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Updated Mar 15, 2013 - 4:19 pm

Arizona universities propose 3-5 pct. tuition hikes

PHOENIX — Arizona’s higher education leaders are demanding more money from
students, while also exploring legal options to reduce tuition for some
immigrants.

The state’s three public universities released tuition proposals Friday calling
for increases of up to 5 percent for the next academic year. School officials
said the proposed increases were modest amid skyrocketing enrollment and
shrinking state funding.

Under the proposals, students at Arizona State University and the University of
Arizona could see tuition increase by 3 percent next year, while Northern
Arizona University’s incoming students are facing a 5 percent tuition hike.

The Arizona Board of Regents will discuss the proposals at a March 27 public
hearing, which will include all three universities via videoconference. The
board is expected to set final tuition and fee rates for the 2013 academic year
when it meets in Tucson in April.

Board chairman Rick Myers said Arizona students would still pay less than
students at other comparable universities.

“We are not out of control,” he said.

The board is also weighing its options to reduce tuition for some immigrants
granted legal protections under a new Obama administration policy. Students who
are in the country illegally often pay much more to get a college education
compared with Arizona residents.

“There clearly is a desire among this board of regents that students who have
gone through our high schools in Arizona and live in Arizona need to have access
to higher education,” Myers said. “There is a sense of urgency to learn more
about and to think about what we might do.”

Student leaders said they were not surprised by the proposed tuition increases.
Since 2007, tuition and fees for Arizona’s public universities have jumped by as
much as 96 percent.

“They just do as they desire,” said Shannon Boruch, a 20-year-old sophomore
and a student senator at NAU in Flagstaff.

At ASU, new resident undergraduates would pay up to $9,484, an increase of $276
a year. The Tempe-based school has not released proposals for room and board
rates.

In Tucson, resident undergraduate tuition and mandatory fees at UA would cost
$10,391 next year, an increase of $356. Students would also see an $80 library
fee increase. In all, UA has lost $180 million in state funding since 2008,
driving per-student funding to its lowest level since 1967, according to school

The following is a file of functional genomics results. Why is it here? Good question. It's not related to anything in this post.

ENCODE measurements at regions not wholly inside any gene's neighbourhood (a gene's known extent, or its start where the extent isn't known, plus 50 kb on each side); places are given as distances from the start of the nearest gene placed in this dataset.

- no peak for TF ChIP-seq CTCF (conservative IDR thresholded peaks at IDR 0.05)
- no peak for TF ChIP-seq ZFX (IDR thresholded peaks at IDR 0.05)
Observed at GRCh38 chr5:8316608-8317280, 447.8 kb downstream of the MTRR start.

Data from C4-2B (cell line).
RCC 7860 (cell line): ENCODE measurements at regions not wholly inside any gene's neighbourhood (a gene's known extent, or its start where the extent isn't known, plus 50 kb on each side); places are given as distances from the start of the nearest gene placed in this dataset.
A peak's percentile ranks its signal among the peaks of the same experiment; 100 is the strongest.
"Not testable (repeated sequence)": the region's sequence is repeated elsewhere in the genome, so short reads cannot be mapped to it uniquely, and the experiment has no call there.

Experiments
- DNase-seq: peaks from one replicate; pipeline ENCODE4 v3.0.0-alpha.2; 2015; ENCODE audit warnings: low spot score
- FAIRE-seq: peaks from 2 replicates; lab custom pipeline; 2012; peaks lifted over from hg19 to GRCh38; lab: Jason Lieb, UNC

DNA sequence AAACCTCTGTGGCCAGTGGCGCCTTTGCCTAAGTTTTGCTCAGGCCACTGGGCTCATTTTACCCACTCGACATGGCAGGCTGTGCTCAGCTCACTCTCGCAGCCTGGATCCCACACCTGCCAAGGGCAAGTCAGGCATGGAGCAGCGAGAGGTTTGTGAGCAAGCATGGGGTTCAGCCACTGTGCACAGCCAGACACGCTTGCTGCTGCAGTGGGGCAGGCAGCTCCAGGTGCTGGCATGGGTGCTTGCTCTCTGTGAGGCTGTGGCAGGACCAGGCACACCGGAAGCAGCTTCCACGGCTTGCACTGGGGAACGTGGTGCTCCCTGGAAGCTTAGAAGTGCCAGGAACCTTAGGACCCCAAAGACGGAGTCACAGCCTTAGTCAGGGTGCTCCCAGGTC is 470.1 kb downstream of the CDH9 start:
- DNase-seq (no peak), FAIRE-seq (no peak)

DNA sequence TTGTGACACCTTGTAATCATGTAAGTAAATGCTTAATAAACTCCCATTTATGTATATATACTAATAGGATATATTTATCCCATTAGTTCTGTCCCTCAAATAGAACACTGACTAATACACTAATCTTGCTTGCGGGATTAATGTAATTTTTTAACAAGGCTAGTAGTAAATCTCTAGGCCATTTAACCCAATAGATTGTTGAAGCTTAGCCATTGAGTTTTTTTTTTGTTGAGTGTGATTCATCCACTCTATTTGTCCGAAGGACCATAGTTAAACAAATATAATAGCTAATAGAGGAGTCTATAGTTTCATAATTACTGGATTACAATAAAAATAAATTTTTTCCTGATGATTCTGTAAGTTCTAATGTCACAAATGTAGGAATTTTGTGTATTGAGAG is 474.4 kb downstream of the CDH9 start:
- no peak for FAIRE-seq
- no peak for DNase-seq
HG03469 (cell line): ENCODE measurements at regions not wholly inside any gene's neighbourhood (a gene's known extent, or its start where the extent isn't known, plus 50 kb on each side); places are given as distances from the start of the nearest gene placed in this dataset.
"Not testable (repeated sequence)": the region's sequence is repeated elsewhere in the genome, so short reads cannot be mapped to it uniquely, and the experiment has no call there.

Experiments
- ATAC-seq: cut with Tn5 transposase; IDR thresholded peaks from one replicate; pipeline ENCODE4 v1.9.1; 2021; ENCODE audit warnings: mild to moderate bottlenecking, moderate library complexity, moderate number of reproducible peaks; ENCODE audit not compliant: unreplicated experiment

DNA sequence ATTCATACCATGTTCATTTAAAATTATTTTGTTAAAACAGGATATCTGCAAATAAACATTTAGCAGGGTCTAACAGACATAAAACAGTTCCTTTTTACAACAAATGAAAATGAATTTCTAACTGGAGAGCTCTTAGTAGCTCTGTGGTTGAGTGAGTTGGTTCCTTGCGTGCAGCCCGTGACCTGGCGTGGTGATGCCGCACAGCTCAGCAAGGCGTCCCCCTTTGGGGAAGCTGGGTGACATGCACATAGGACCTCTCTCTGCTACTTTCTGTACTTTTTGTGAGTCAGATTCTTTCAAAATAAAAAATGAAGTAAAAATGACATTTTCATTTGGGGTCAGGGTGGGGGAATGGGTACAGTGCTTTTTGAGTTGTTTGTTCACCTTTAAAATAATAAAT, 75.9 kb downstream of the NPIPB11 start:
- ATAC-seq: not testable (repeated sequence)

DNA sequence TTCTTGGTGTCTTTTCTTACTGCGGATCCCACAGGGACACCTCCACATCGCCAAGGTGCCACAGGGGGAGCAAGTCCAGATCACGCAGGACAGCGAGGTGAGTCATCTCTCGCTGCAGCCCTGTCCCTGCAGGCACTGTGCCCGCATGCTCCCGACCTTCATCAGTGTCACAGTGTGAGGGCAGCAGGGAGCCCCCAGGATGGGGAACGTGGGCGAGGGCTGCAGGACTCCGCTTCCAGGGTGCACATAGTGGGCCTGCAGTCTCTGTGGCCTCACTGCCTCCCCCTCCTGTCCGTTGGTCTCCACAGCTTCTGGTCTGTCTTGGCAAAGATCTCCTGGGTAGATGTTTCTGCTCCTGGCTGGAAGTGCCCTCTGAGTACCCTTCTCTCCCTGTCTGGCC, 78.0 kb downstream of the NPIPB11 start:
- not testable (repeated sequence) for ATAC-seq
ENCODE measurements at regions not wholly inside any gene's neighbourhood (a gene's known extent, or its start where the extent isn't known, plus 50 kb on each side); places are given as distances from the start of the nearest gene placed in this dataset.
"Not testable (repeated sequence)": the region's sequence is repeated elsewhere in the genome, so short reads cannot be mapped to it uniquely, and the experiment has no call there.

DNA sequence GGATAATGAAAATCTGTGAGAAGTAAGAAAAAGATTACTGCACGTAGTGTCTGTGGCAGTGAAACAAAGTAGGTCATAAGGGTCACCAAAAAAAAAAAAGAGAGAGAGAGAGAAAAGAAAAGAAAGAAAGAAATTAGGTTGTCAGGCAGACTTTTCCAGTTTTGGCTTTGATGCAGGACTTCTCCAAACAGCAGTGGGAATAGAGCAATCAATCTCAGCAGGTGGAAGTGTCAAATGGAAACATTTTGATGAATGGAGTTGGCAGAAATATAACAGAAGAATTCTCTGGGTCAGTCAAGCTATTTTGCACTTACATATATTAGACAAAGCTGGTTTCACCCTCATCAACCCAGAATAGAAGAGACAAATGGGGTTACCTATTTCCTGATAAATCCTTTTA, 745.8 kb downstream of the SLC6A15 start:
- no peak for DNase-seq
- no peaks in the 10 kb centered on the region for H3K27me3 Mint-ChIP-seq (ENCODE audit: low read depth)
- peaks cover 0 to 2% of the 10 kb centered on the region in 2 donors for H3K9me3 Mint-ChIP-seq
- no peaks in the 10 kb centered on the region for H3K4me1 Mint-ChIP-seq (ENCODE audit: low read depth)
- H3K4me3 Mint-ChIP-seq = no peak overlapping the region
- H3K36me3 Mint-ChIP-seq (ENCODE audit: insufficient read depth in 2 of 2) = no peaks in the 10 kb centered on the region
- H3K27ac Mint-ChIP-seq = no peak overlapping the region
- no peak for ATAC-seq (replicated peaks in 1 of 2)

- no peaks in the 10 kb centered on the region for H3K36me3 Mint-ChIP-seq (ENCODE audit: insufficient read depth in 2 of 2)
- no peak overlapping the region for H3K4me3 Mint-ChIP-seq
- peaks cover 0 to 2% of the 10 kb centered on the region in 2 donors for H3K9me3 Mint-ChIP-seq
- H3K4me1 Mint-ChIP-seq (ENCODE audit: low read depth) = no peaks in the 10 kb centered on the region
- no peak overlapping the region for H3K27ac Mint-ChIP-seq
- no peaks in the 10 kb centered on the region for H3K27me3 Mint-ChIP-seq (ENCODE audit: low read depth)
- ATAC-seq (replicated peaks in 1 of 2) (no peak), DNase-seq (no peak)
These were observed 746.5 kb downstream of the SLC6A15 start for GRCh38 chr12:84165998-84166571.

officials.

Tuition and fees for new resident undergraduate students at NAU would total
$9,738 next year, up $467 from 2012. The school offers a guaranteed-tuition plan
for incoming freshmen that freezes rates for four years.

Faculty and school leaders said the increases are necessary to ensure a quality
education for the state’s many new students. ASU has added more than 23,000
students since 2002, while the NAU student body has grown by 5 percent since
2010.

“We need to have this money to continue to offer the services that we have
been offering,” said Allen Reich, a hospitality professor at NAU and chair of
the Arizona Faculties Council, which represents professors at the three public
universities.

Under Arizona law, immigrant students must provide a green card, indicating
permanent residency, to qualify for resident tuition. Students who have been
granted deferred action by the Department of Homeland Security are considered
lawfully present but do not have lawful immigration status, said Sarah Harper,
spokeswoman for the regents. Therefore, they must pay nonresident tuition,
Harper said.

Pro-immigration groups, students and professors have also called for reduced
tuition for young immigrants.

“I haven’t spoken to anyone who is against it,” Reich said. “People getting
a college degree are always a benefit to society.”

Immigrants protected under the new Obama policy must be younger than 30 and
must have come to the U.S. before they turned 16. Roughly 80,000 immigrants in
Arizona are eligible, according to state estimates.

Gov. Jan Brewer has said young people in the deferred action program are still
in the country illegally and should not receive “any taxpayer-funded public
benefits.”

Some school leaders have ignored Brewer’s stance.

Pima Community College and Maricopa County Community College District recently
voted to offer reduced tuition for illegal immigrants enrolled in the federal
program. The Arizona Board of Regents does not oversee community colleges.

At Pima, the change reduces the cost for full-time enrollment from more than
$9,000 to about $2,000 annually.

At Maricopa, school officials recently sought to increase tuition from $76 per
credit hour to $81 per credit hour for the upcoming academic year.

In 2011, average debt for undergraduates was $23,800 nationally, compared with
about $21,000 in Arizona, according to the College Board, a nonprofit that
tracks financial aid and tuition. Nationally, 57 percent of undergraduates at
public schools borrowed money, compared with 54 percent in Arizona.

___

Cristina Silva can be reached at http://www.twitter.com/cristymsilva

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